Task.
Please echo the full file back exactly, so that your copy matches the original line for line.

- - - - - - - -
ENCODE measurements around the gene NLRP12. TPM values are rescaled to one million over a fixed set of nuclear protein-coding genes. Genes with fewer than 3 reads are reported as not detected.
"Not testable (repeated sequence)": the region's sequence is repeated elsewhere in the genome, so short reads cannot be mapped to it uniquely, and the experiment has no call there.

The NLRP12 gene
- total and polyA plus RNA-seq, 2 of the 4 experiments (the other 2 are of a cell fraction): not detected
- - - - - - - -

ENCODE measurements around the gene NLRP12. TPM values are rescaled to one million over a fixed set of nuclear protein-coding genes. Genes with fewer than 3 reads are reported as not detected.
"Not testable (repeated sequence)": the region's sequence is repeated elsewhere in the genome, so short reads cannot be mapped to it uniquely, and the experiment has no call there.

The NLRP12 gene
- total and polyA plus RNA-seq, 2 of the 4 experiments (the other 2 are of a cell fraction): not detected